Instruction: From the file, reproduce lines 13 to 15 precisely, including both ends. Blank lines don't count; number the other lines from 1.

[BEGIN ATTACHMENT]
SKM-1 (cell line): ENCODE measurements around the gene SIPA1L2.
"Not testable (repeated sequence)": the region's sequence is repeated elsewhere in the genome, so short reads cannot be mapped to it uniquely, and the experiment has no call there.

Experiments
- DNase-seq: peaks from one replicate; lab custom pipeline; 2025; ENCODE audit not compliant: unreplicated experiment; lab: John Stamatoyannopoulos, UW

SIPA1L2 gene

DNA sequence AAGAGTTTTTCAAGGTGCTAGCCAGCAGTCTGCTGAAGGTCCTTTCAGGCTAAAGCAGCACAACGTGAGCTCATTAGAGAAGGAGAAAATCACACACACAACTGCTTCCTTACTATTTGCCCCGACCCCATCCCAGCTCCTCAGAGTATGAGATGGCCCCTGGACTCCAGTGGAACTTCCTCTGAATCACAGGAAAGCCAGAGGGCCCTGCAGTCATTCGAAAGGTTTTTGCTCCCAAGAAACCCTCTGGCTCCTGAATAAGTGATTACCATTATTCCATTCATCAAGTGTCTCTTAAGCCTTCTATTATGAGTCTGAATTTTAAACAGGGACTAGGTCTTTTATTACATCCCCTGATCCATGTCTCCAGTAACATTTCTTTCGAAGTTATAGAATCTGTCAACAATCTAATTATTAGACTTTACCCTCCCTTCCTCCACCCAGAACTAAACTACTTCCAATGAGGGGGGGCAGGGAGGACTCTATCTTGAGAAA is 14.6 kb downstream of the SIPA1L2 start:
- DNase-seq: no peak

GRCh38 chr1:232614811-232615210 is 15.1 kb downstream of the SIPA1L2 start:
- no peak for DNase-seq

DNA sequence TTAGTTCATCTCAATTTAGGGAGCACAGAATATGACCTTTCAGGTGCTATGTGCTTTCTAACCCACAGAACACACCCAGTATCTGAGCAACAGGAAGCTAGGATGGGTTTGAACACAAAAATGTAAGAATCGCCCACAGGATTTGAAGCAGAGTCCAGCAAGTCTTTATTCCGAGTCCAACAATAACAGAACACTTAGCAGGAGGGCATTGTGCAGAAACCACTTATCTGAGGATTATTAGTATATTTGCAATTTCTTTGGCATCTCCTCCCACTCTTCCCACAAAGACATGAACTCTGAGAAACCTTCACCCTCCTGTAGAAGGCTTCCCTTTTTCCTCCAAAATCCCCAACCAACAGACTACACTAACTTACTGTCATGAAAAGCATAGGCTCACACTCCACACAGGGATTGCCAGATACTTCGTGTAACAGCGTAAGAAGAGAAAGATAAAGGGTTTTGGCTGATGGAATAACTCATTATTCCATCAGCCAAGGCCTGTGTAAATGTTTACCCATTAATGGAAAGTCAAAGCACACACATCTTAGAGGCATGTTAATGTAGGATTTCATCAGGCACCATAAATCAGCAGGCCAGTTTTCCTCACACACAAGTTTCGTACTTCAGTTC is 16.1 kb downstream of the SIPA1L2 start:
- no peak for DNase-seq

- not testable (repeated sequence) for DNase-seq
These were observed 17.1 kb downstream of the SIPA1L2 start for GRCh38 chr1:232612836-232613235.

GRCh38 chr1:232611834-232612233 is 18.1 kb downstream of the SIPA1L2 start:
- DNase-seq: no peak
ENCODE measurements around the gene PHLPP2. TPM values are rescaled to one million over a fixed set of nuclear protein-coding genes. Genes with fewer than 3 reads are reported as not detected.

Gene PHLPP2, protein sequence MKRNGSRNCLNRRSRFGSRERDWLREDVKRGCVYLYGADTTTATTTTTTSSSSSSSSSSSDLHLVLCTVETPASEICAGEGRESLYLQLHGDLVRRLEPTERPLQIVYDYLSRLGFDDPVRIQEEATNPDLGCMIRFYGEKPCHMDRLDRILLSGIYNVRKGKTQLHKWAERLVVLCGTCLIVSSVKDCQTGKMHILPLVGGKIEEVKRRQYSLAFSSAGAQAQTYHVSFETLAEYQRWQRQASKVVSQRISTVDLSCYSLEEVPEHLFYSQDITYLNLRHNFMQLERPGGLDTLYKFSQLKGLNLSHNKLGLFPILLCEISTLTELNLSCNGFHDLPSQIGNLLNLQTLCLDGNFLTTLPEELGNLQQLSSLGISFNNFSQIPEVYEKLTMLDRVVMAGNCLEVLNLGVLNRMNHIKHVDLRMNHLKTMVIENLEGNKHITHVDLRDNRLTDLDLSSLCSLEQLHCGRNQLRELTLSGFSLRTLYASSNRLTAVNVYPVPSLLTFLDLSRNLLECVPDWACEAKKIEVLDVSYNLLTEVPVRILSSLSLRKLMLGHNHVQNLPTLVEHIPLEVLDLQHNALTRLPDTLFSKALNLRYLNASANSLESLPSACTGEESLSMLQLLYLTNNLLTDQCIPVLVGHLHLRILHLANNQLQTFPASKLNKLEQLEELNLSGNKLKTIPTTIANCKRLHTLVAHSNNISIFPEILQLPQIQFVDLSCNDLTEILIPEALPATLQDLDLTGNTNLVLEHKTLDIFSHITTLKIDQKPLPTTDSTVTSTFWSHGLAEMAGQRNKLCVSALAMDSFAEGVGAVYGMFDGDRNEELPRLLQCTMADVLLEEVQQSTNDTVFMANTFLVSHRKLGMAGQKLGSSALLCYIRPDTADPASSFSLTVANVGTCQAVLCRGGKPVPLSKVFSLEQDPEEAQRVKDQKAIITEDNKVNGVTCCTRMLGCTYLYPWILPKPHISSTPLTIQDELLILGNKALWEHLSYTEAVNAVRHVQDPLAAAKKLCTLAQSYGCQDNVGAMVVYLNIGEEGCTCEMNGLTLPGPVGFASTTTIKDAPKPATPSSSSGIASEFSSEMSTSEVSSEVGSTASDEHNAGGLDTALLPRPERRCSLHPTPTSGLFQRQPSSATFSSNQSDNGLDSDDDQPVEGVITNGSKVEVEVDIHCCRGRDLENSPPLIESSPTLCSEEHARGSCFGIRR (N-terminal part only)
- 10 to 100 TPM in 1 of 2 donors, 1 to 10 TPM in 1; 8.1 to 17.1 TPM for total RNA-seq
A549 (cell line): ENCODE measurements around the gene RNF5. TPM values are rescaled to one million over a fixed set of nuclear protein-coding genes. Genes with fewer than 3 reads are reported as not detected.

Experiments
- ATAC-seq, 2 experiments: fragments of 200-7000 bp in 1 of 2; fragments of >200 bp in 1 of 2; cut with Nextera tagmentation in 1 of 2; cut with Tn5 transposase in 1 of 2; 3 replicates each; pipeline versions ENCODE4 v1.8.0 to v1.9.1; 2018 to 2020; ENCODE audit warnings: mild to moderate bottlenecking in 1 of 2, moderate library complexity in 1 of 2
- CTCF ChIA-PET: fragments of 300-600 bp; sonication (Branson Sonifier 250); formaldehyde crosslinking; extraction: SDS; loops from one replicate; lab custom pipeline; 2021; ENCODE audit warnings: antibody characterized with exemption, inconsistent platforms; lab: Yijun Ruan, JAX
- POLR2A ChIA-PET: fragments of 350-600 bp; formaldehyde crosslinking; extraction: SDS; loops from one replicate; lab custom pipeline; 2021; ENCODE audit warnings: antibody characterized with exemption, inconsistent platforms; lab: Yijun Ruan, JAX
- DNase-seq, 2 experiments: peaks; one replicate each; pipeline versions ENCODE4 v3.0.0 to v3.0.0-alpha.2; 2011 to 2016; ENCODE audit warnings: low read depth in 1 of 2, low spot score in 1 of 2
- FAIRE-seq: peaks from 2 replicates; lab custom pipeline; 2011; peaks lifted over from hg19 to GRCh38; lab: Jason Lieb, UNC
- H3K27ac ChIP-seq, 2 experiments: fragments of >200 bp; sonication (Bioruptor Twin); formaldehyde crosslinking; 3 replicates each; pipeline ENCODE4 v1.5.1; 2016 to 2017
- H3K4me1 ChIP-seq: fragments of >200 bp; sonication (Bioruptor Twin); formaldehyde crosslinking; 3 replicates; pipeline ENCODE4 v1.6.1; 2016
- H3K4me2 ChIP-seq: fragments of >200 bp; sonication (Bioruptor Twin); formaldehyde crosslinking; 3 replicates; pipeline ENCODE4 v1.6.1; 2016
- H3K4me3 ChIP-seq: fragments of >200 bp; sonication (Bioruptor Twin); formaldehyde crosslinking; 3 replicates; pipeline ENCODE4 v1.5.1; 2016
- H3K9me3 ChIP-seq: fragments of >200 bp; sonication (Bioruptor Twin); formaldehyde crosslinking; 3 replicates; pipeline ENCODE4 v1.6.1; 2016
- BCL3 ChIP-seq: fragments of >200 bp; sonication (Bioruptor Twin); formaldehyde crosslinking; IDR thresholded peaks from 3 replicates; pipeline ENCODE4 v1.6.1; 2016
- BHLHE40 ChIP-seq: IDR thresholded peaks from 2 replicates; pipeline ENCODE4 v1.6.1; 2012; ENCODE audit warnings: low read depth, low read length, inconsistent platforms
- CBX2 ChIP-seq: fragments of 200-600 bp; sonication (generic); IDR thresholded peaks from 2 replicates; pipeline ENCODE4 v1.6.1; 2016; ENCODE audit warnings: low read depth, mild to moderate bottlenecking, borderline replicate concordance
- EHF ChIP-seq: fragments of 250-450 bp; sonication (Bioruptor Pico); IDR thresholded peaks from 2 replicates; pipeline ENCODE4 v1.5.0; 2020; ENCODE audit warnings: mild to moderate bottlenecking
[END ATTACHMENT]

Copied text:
These were observed 17.1 kb downstream of the SIPA1L2 start for GRCh38 chr1:232612836-232613235.

GRCh38 chr1:232611834-232612233 is 18.1 kb downstream of the SIPA1L2 start:
- DNase-seq: no peak